A Lady for the Brazen Earl – Bridget Barton

a lady for the brazen earl

A Lady for the Brazen Earl

451 pages

3 ⭐⭐⭐

From Goodreads:
When Lady Imogen falls upon the idea of using the London Season as a means of raising funds for a charitable scheme, she thinks it will be the simplest of things. With her friend, Lady Redmond at her side, the two embark upon a mission to attend as many social events as possible with the intention of opening every wealthy purse in sight. But it is all for a good cause; and a heartbreaking one as Imogen discovers when she and Lady Redmond find themselves wandering the dismal corridors of a workhouse for the poor of Lambeth.

Heath Montgomery, the young and arrogant Earl of Reddington had always enjoyed a life of privilege, free from cares and conscience. Looking forward to the London Season as always, he allows his determined mother a little latitude in searching for a wife for him; one with wealth of her own to swell the coffers of the Reddington Estate. Miss Jemima Ravenswood, daughter of a rich and ambitious Baron, seems to fit the bill. She is beautiful and as keen to secure herself a title as her father is.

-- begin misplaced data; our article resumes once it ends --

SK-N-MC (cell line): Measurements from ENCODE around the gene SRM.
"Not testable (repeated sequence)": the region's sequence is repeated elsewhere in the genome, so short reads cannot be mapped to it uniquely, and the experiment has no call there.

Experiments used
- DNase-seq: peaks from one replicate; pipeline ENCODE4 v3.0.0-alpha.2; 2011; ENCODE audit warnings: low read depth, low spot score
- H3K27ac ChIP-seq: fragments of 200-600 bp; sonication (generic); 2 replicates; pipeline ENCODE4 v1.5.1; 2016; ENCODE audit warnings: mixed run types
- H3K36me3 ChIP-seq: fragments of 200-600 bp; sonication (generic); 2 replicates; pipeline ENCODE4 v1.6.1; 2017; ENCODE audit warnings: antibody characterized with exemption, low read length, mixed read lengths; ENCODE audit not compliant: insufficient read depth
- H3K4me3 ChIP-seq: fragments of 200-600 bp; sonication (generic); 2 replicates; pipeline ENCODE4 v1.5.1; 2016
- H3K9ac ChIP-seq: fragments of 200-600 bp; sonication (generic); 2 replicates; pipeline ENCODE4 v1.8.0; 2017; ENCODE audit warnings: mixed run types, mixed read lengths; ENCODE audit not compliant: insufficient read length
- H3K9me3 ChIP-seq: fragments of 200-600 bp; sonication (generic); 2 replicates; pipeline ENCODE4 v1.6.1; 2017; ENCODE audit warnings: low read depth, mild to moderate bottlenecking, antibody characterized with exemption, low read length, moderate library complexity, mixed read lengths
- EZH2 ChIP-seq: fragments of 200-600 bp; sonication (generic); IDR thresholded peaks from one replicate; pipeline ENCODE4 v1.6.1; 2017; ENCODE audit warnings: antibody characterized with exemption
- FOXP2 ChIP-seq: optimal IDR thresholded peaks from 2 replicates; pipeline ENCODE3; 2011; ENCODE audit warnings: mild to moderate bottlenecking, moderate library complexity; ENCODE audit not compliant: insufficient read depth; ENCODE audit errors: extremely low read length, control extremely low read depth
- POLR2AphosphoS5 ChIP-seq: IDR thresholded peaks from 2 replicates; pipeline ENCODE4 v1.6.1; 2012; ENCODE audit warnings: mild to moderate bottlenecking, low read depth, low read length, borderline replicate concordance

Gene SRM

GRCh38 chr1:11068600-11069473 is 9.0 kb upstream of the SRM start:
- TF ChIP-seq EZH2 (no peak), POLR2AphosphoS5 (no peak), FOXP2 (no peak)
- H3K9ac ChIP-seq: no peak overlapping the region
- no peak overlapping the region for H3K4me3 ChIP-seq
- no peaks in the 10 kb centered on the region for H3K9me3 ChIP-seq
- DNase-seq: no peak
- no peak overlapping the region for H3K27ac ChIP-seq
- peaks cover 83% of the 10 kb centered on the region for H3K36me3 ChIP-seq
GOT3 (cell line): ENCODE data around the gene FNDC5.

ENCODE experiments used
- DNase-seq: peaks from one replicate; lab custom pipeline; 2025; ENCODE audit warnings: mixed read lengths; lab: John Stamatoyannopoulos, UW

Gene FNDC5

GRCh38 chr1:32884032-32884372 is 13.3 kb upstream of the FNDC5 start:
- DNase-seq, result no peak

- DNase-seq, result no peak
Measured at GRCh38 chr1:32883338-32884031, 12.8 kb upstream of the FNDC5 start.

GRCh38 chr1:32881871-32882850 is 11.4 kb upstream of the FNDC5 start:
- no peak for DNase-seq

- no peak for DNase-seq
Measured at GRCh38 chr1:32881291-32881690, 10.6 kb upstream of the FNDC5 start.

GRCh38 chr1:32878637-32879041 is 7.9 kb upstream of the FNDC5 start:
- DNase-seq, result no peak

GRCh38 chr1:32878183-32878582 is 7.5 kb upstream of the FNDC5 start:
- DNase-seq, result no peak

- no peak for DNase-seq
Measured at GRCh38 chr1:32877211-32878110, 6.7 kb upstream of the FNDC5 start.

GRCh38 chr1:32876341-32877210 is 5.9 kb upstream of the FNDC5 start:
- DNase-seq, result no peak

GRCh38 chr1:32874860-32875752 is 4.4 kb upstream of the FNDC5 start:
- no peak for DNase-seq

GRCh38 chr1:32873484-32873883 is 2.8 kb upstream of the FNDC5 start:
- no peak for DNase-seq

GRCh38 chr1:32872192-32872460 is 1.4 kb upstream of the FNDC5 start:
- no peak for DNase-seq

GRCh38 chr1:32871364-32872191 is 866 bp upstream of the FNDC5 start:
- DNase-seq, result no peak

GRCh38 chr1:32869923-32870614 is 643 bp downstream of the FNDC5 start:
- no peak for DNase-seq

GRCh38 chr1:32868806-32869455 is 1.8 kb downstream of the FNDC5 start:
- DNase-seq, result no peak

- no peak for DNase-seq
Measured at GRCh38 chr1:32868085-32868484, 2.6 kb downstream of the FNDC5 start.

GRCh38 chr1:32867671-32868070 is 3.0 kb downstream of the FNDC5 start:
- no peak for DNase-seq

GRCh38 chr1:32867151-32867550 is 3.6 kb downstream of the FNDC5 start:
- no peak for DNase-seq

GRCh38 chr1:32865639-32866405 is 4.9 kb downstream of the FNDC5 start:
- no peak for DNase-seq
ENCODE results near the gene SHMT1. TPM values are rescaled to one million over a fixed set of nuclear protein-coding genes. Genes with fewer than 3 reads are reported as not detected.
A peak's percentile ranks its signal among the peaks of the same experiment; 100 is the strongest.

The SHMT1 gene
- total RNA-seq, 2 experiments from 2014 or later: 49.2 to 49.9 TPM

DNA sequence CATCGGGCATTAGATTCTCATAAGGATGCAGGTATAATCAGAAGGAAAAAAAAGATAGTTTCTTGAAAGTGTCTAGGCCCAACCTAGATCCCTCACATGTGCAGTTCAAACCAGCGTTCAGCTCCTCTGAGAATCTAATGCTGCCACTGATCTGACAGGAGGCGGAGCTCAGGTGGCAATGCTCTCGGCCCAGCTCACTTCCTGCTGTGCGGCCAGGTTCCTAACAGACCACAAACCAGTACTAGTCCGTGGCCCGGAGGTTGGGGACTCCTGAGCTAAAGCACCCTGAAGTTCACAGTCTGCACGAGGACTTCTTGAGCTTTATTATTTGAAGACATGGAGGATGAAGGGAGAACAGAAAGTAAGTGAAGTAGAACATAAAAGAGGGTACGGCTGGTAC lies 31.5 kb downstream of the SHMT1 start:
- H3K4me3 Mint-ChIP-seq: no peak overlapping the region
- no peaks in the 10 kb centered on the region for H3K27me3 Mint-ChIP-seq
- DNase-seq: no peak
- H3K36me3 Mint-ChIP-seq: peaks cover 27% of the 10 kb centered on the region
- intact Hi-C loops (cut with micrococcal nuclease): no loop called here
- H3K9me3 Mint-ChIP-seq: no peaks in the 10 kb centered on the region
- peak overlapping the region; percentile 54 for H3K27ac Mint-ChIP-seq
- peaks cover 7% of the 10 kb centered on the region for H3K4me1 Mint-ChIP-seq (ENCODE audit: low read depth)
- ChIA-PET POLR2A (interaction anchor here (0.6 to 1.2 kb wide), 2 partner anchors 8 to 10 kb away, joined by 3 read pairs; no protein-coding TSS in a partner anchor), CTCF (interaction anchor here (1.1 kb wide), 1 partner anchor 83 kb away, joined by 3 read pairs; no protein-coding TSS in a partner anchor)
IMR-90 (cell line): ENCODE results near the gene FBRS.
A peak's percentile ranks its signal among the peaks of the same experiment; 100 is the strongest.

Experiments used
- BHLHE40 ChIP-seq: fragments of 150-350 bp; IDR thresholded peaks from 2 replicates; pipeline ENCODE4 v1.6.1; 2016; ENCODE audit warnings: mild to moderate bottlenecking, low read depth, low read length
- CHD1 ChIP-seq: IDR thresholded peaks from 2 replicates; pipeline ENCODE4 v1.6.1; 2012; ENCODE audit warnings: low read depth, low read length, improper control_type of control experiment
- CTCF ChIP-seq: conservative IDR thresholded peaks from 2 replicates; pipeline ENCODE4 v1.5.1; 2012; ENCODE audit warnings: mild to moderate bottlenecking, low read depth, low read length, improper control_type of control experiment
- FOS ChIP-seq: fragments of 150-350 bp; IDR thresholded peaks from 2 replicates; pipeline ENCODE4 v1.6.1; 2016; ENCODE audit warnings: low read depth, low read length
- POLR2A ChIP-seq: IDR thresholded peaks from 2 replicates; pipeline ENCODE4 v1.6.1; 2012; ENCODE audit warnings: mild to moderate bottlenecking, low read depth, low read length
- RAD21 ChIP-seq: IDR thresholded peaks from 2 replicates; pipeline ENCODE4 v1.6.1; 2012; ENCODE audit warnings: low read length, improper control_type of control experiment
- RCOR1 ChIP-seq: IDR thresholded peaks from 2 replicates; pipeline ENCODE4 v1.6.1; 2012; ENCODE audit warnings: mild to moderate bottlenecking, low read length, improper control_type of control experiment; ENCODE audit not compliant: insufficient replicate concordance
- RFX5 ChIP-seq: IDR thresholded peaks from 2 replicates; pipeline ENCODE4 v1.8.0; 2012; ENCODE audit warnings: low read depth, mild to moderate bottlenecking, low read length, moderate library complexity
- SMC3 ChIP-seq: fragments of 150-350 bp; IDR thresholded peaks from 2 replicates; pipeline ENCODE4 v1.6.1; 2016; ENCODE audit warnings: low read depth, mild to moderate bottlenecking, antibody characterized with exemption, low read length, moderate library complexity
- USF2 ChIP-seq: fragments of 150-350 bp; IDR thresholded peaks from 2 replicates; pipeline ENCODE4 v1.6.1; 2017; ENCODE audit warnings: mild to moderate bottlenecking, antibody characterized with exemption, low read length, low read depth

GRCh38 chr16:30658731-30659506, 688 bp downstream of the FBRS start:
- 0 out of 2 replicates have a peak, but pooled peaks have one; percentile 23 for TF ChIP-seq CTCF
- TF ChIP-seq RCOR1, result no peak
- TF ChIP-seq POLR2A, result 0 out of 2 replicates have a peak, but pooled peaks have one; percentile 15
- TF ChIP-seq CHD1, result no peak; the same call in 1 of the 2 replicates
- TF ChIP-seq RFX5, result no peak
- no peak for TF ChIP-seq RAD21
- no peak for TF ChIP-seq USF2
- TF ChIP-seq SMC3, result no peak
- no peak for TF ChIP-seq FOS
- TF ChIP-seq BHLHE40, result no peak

But when the Earl finds himself crossing conversational swords with the caring and tenacious Lady Imogen, he wonders if beauty and fortune are enough for him anymore. When he finally falls for the curious Lady Imogen, will the Earl find he has gone too far and been too arrogant to ever win her heart?

Imogen was an admirable character with the best of intentions. But despite the length of the book, that’s really all we see of her. I know she is passionate about those in poverty and starting a shelter to contend with the degrading conditions of the workhouses, I know that she’s bad at bridge, but that’s about it.

Heath is irritating and shallow at first but manages to redeem himself. He finds himself slowly taken with Imogen and in the process becomes a better man.

There’s not much romance in the book. It actually takes a backseat to Imogen’s cause, which hurt the book. By not focusing on anything but that, the already long title became even more tedious.

The book was slow but well-written. Not much excitement, but it is rather honorable in its focus on those less fortunate.

I received an ARC in exchange for an honest review.


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